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Vedashree: Evaluation of haematological parameters and categorisation of anemia in adults in a tertiary care hospital


Anemia is a common clinical condition with reduction in haemoglobin concentration for the age, sex and physiological condition.1 It is classified based on the morphological characteristics which include the red cell size, degree of hemoglobinization and shape of red blood cells(RBCs).2 Anemia is the manifestion of an underlying disease. Typing of anemia and further workup include evaluation of haemoglobin and RBC indices which include mean corpuscular volume (MCV), mean corpuscular haemoglobin (MCH), mean corpuscular haemoglobin concentration (MCHC).3 The haemoglobin concentration is the most commonly used parameter of anemia.4 Modern instruments are capable of counting and estimating the size of circulating blood cells.5,6 It is based upon the generation of an electrical pulse when a blood cell passes through a small a perture surrounded by electrode.7 Each electrical pulse generated represents an individual cell and the pulse height corresponds to the cell volume. The measured variables of RBCs thus provided are haemoglobin, hematocrit, MCV and Red cell distribution width. 8,9 The evaluation of RBC parameters like Hemoglobin, Hematocrit and R BC indices helps in characterising the type of anemia and formulation of differential diagnosis.3 The levels of haemoglobin vary in different pathological conditions ranging from infections to inflammatory processes. 10 Thus estimation of haemoglobin is also useful in diagnosing the underlying disease process. The diagnostic accuracy of classifying anemia is highest when the RBC parameters like MCH, MCV and MCHC are evaluated.11 Thus the entity of RBC parameters is of significant value in diagnosis and evaluation of anemia.


To study the prevalence of anemia in adults in a tertiary care hospital demographically.


  1. To collect the haematological parameter of patients who showed abnormal red cell indices.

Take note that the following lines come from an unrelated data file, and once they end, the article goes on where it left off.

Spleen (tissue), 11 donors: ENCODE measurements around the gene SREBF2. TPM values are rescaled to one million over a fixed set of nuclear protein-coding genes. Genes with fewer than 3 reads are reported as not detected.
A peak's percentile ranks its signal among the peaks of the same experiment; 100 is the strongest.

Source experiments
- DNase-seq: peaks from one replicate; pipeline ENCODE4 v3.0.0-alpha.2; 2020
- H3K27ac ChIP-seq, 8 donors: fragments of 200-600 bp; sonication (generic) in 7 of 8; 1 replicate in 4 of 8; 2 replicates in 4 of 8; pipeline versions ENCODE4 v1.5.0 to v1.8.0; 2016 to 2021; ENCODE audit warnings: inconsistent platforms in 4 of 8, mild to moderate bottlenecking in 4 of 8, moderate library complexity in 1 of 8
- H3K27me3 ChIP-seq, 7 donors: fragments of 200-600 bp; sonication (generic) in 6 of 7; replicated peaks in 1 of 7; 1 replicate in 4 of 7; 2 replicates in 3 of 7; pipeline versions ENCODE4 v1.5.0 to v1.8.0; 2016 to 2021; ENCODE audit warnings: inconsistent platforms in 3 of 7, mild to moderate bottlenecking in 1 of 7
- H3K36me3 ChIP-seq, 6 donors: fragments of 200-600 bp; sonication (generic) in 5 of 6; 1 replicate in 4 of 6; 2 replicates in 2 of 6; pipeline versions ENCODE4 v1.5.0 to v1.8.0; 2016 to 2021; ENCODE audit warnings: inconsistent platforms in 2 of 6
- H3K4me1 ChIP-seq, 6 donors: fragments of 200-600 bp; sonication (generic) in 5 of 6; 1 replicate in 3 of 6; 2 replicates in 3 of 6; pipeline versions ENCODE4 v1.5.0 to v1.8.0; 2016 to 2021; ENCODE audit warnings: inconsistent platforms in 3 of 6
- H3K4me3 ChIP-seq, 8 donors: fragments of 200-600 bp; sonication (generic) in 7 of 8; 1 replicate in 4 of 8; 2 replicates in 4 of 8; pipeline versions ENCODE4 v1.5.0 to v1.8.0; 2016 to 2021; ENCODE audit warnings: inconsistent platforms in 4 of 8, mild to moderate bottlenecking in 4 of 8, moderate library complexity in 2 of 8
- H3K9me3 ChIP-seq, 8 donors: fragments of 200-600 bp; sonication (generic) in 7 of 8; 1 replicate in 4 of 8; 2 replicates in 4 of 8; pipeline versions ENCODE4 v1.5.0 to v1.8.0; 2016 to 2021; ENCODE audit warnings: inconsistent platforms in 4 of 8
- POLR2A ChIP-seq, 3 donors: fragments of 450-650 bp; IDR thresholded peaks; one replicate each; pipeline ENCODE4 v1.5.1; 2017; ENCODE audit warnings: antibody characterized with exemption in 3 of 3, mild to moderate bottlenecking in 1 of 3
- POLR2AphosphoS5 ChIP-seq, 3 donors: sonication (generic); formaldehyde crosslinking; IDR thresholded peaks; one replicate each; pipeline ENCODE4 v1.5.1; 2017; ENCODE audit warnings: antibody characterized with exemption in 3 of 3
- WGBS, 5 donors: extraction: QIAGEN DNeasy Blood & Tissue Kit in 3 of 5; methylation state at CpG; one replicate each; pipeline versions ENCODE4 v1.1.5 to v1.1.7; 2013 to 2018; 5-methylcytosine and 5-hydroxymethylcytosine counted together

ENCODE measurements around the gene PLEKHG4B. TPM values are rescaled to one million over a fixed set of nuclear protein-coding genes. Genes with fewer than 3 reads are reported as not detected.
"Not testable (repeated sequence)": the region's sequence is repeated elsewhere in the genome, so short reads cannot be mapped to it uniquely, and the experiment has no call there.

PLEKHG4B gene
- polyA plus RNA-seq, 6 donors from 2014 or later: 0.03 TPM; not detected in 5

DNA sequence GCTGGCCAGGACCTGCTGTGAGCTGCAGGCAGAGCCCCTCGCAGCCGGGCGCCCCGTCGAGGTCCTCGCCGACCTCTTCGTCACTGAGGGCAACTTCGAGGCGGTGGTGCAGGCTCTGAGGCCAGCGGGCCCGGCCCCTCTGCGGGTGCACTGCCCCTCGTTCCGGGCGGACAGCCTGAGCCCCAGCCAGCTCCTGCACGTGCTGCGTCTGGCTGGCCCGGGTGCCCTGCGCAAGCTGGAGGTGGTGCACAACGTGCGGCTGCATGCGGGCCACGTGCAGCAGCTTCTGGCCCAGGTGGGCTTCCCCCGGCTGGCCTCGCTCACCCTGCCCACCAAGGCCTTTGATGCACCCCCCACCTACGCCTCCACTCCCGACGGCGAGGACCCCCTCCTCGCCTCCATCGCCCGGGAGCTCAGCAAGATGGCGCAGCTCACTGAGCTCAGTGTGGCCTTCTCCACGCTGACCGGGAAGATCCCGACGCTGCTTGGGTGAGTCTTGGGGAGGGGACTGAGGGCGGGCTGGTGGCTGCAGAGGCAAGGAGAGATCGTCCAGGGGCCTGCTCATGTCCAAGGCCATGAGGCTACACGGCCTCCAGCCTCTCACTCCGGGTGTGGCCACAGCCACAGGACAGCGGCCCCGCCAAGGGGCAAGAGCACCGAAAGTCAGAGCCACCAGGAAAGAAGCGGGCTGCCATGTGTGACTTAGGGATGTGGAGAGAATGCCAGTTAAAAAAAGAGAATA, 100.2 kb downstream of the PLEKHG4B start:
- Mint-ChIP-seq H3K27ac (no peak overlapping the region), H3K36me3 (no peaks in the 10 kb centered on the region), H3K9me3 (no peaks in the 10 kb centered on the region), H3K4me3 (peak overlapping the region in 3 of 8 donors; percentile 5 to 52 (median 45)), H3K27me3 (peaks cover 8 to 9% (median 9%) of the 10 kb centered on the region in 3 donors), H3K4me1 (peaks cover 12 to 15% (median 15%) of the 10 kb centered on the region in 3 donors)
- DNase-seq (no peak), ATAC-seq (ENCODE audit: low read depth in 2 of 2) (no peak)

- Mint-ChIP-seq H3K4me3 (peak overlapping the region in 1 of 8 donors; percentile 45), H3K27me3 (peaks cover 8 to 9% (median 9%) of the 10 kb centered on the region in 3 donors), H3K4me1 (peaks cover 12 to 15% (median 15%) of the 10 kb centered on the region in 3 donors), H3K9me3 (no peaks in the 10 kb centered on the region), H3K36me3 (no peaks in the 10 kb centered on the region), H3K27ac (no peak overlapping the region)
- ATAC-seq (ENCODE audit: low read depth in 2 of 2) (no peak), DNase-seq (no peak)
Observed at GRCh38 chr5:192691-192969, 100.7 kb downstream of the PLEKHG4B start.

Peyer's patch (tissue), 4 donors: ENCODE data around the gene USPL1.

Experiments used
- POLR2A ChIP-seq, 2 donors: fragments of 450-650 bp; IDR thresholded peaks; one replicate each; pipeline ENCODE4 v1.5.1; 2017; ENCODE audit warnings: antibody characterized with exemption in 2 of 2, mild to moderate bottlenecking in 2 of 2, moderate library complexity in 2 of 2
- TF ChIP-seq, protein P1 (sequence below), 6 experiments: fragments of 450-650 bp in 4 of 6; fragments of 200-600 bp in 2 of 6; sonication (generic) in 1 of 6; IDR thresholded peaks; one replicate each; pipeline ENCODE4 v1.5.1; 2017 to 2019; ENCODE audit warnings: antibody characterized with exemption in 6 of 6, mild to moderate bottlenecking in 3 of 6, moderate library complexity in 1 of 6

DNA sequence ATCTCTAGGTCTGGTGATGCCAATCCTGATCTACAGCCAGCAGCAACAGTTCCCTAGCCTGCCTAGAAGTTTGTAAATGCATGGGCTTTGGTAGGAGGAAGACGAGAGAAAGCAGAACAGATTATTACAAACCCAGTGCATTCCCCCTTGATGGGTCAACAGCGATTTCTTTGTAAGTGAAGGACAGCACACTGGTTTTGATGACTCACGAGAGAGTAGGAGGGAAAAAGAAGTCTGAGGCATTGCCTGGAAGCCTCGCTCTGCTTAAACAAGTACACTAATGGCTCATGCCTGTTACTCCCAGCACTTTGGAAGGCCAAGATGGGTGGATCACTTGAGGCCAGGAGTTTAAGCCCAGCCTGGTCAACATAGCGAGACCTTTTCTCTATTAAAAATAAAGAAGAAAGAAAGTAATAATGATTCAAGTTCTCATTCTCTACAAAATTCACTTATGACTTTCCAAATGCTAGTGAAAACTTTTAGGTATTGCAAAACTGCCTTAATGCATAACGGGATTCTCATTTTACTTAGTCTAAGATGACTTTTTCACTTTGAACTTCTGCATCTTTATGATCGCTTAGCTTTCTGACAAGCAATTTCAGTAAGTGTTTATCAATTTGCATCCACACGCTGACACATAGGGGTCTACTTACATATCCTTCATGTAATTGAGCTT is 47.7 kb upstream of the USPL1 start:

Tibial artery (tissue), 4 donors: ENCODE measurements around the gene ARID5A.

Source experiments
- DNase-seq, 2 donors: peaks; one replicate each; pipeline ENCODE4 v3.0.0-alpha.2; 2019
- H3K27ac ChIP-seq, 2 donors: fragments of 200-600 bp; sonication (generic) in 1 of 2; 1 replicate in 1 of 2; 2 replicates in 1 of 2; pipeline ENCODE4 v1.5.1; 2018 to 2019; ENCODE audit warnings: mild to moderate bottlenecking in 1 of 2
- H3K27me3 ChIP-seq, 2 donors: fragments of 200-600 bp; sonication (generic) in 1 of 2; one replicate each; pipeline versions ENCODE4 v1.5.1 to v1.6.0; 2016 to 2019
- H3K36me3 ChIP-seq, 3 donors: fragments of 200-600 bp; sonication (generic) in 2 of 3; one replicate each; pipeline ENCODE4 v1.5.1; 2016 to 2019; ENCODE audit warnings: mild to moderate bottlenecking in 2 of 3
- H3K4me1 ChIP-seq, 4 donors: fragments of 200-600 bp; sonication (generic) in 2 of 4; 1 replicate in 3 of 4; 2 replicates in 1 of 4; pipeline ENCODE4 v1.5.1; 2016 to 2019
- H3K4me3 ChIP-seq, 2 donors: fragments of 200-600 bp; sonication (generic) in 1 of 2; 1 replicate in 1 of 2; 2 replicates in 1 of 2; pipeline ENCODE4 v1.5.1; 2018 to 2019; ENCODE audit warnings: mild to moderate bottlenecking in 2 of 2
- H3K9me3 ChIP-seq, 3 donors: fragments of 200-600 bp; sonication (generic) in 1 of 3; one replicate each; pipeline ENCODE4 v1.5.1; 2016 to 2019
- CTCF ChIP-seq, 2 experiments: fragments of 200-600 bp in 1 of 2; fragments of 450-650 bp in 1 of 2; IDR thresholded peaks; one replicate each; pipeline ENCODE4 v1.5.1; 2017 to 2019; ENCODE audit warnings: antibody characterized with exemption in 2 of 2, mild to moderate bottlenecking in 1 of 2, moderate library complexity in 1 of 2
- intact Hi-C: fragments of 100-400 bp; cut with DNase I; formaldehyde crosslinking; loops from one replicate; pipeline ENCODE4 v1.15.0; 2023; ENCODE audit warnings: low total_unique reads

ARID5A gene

2. To analyse the various red cell indices and correlate with haemoglobin percent.

Materials and Methods

This retrospective study was carried out in department of Pathology, Chamarajanagar institute of medical sciences, teaching associated district hospital laboratory for a period of 3 months from October 2016 to December 2016.

Inclusion criteria

Patients in the age group of 18–60 years with haemoglobin less than normal range for the age and sex.

Exclusion criteria

  1. Patients less than 18 years of age and more than 60 years.

  2. Patients with anemia associated with other hemotological abnormalities.

The study included 105 cases which showed low haemoglobin percent in fully automated blood cell counter- model PCE-210 and then correlated with red cell indices parameters. The severity of anemia was graded based on the haemoglobin concentration (gm/dl) according to World Health Organisation guidelines (WHO guidelines) (Table 1). The type of anemia was studied based on the red cell indices. The distribution of severity and type of anemia was studied in each age and sex group. The study was then compared with other studies. The severity of anemia was graded based on WHO the cut off range of haemoglobin concentration.

Table 1
Mild Moderate Severe
Female 11 – 11.9 8 - 10.9 <8
Male 11 – 12.9 8 – 10.9 <8

Normal range of Hemoglobin concentration (gm/dl) for grading severity of anemia (WHO guidelines)

Table 2
80 – 100 fl 27-32 pg 32-36 gm/dl

Normal values of RBC indices (WHO guidelines)

Observation and Results

We studied 105 cases which showed low haemoglobin percentage in automated blood cell counter. Out of 105 cases 79(75.23%) were female and 26(24.76%) were males as shown in Table 3. The severity of anemia was assessed based on the range of haemoglobin percentage as mild, moderate and severe as shown in the Table 1. Based on the severity of anemia, 52 patients had mild degree with 39 female patients (37.14%), 13 male patients (12.3%), 27 patients had moderate degree with 14 female patients(13.4%), 13 male patients(12.3%) followed by 26 female patients(24.76%) had severe degree of anemia.